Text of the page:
A touching story
By Peter Whitcombe
"The men in my group hug pretty easily. Last week, we decided to have a drink out at a cafe. Afterwards, I felt really good hugging in public".
"I've studied massage. I've always like to touch, to hug men... or women".
"My father never hugged me, When I cried I was told to never cry again!. I never have. I hug my children regularly. And I once had a great fear of hugging other men".
"The first time I saw the Russian Olympic athletes kissing on lips, I freaked out. Then I realised that I had never touched another man except to compete. I envied the Russian men. Now at least I can hug another man,(although I'm still not ready to kiss...)"
Thai men hold hands with each other, Russian men kiss. In many cultures, it's totally okay for men to openly show affection for each other. Here men seem to be only permitted to shake hands, knock each other around on the sports field, and kill other men in war.
We are not permitted to hold hands, hug (except very briefly), kiss or otherwise show any tender, caring feelings for each other.
Ours is one of the most violent cultures in the world. Is there any connection between our fear of man to man affection and our violence? As we begin to examine who we are, how we behave, how we relate to ourselves, with children, women and with each other, I see that one unexamined area in relationships is how we touch each other.
Are we happy with this behaviour? Do we want to explore new options? For me, my emotional wellbeing is influenced by the quality of touch in my life.
Why are these so called feminine qualities devalued in our culture? Mainly by men I might add! Why do men disown their own tenderness to maintain an appearance of strength and independence? A real man only needs enough physical closeness to unload his sexual tension.
I have heard a lot of women complain about being the soul source of nurturing for men. They are beginning to ask why men don't do more nurturing of each other.
My childhood was very painful and confusing. I was picked on for my gentle nature and belittled for the most wonderful part of me: my playful, tender and affectionate self. By the time puberty hit, I had got the message that I had the choice between two mutually exclusive paths. I could be a "Real man" - John Wayne, and shut down my tender, loving, playful feelings; not only towards my male friends, but even towards my female friends whom I must now begin "making".
Or I could be a "queer", and cut off my real feelings from almost everyone.
There are three beliefs commonly held by men in our culture which tend to isolate us from one another physically:
1. Touch equals sex;
2. Sex/touch is either hetero or homo - we can only choose one; and
3. Hetero is good, homo is bad.
I disagree with all of these above. My experience has shown me that. there are lots of ways to share touch without necessarily leading to sex.(eg; hugs, massage, holding, cuddling.) We can choose to share sex and/or affection in any mode hetero/homo/bi. So a person can prefer to be sexual with only one gender and still be affectionate with both or vice versa. I suspect that many men. are ready to explore the possibilities that lie beyond. One potential problem is that affectionate touch can trigger emotional and/or erotic feelings, which can cause anxiety.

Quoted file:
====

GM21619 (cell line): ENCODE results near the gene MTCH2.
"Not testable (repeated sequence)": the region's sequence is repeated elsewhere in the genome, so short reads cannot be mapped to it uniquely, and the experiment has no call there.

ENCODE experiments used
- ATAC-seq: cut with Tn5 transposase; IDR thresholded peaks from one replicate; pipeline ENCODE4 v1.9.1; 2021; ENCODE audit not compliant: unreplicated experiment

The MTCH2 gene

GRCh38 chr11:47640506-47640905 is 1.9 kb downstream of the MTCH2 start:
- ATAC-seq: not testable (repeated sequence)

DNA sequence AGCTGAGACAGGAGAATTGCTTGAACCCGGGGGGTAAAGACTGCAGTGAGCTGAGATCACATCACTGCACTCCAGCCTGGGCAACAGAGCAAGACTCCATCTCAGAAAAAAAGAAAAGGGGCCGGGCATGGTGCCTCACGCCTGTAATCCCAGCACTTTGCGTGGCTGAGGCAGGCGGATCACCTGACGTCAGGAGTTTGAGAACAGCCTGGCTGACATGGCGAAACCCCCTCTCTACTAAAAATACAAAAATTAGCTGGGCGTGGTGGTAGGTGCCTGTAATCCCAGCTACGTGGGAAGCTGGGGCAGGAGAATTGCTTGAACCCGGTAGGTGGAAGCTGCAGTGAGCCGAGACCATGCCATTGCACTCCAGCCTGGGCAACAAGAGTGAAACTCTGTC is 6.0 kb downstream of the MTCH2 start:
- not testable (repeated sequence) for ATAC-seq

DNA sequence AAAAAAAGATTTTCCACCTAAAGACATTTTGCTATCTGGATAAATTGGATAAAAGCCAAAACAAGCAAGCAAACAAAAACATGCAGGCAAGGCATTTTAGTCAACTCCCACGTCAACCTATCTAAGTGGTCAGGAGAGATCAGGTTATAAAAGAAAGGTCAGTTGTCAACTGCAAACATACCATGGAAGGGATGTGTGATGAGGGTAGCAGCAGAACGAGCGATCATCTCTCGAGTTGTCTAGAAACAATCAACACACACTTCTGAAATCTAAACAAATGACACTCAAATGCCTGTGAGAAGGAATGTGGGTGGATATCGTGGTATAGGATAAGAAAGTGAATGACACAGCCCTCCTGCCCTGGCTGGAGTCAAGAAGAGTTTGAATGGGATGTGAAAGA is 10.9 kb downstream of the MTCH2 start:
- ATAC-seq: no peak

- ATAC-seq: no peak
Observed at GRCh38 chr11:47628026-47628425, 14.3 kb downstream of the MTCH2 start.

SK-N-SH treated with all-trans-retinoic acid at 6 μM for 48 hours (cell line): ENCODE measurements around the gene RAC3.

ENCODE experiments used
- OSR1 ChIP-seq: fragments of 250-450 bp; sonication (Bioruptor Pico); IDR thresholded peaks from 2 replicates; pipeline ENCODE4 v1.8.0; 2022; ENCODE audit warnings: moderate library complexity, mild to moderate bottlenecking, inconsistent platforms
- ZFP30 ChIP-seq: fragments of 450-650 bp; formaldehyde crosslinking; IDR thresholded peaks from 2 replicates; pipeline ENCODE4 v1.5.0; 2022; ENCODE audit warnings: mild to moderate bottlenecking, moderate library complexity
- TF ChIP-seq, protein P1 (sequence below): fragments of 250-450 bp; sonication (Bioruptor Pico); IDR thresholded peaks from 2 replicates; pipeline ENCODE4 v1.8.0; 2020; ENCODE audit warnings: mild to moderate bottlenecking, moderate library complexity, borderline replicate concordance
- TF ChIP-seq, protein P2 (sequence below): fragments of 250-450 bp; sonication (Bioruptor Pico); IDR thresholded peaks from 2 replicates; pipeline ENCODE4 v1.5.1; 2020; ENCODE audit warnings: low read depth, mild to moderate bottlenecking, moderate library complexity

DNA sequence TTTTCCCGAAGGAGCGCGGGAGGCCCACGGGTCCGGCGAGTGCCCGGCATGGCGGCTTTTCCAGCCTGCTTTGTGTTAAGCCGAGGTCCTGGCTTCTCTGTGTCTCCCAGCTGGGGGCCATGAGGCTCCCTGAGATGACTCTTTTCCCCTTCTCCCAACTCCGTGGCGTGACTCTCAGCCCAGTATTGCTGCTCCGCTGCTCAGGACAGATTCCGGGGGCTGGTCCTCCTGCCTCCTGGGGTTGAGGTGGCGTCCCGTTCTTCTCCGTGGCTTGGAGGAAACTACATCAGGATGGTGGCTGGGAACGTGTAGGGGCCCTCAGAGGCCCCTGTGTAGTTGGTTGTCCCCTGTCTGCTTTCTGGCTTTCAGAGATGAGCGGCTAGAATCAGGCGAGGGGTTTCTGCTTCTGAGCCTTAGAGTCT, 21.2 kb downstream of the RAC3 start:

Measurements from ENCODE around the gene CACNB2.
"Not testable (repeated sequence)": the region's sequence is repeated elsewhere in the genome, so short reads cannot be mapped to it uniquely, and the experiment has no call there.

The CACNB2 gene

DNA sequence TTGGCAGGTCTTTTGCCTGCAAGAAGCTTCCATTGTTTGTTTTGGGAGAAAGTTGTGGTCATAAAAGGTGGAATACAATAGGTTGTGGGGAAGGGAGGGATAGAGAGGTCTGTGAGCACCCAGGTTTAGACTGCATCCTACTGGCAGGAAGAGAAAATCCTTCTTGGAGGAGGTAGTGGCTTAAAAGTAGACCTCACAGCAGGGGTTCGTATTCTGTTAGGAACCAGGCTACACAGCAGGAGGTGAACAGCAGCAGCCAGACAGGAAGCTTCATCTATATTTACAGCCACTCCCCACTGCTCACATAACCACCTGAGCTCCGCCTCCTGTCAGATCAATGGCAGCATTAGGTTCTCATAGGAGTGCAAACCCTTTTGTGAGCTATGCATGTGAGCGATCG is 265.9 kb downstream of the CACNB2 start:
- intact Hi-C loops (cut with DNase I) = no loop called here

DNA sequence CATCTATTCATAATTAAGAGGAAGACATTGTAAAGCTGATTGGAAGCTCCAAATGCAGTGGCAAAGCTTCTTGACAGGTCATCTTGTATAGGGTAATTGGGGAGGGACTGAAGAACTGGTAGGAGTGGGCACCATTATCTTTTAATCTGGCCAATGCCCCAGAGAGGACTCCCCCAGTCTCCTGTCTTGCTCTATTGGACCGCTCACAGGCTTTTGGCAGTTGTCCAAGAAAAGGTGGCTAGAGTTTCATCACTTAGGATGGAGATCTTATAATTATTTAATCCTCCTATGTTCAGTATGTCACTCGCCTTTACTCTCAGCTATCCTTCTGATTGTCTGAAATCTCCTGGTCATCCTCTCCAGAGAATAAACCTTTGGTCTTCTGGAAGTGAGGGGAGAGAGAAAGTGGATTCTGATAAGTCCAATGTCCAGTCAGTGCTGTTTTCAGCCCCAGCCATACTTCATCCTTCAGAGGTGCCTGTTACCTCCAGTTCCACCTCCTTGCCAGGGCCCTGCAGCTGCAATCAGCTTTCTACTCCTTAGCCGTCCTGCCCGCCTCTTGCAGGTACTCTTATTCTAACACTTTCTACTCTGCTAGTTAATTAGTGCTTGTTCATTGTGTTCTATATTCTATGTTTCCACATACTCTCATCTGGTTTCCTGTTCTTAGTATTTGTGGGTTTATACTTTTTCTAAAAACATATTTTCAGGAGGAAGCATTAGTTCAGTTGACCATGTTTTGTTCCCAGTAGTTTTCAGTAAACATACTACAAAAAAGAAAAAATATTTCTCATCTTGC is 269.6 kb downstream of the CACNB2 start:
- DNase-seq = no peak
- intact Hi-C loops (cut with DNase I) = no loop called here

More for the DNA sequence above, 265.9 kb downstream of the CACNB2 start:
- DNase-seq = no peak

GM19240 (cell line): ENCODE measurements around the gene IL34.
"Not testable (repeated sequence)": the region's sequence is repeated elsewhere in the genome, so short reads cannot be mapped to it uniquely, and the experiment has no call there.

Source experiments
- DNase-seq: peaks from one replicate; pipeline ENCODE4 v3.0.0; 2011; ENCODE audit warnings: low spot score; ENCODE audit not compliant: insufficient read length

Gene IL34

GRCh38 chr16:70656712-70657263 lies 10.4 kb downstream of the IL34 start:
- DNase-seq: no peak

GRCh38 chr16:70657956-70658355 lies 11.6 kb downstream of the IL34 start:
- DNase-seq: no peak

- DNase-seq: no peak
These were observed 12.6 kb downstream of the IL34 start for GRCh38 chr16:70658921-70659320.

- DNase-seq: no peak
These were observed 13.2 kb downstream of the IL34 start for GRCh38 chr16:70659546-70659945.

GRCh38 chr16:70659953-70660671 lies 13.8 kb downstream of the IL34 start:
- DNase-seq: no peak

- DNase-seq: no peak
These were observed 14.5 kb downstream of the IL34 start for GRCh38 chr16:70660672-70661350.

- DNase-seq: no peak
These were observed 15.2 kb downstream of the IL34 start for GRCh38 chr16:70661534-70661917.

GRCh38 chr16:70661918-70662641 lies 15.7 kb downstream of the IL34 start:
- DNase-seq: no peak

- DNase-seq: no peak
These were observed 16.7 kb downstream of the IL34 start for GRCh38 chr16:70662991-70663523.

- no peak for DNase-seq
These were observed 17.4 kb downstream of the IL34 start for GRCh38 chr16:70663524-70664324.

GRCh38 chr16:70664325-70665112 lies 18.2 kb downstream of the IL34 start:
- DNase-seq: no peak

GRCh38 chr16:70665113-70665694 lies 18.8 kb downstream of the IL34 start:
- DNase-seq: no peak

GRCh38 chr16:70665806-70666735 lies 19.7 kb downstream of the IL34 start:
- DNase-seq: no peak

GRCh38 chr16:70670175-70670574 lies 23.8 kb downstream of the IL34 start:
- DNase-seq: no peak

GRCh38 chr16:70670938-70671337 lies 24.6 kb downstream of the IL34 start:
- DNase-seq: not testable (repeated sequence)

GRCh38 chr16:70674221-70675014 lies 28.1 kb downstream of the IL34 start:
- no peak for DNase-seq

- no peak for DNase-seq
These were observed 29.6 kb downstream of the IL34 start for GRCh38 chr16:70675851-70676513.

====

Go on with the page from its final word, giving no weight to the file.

Because we have been taught that it is improper/immoral to be sexual with other men, and assume that erotic feelings will lead to sex, we tend to be afraid of those feelings in ourselves or one another.
For me the operative word in intimate sharing is CHOICE. We can choose when, how, and with whom we wish to act on the feelings we feel. In order for people to truly have this choice about the kind of contact we have that is mutually agreeable we need to develop sensible communication skills; to ask truly for what we want, to be respectful to others needs, to be able to set clear boundaries with one another about what we are open to at any given moment. To the extent that men are forced by social norms to conceal our affection for one another, we cut off a vital part of our loving nature.
I believe that repressing our loving energy for one another forces the energy to emerge as heightened violence. I would like to see the next step in the Men's Movement to be a conscious dialogue among ourselves about how we feel about ourselves and about how we feel about our ways of touching and showing affection.
Are we truly happy with the range of options presently acceptable? What new conscious choices might we make to connect more whole heartedly? I would like all men. to have permission to hug, kiss, hold hands, caress, massage, dance, sleep together and be as tender, playful, sensuous, and/or sexual as each man would like.
I invite the beginning of this dialogue in our men's groups presently open to men around our country.
The very life of the planet may depend in part on men's ability to fully embrace our tender, caring selves.
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